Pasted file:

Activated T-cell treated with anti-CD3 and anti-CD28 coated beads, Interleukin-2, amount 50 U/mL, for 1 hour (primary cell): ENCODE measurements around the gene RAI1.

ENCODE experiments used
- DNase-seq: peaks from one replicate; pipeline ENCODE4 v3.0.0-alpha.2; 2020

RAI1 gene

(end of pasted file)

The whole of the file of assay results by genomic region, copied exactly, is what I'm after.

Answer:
Activated T-cell treated with anti-CD3 and anti-CD28 coated beads, Interleukin-2, amount 50 U/mL, for 1 hour (primary cell): ENCODE measurements around the gene RAI1.

ENCODE experiments used
- DNase-seq: peaks from one replicate; pipeline ENCODE4 v3.0.0-alpha.2; 2020

RAI1 gene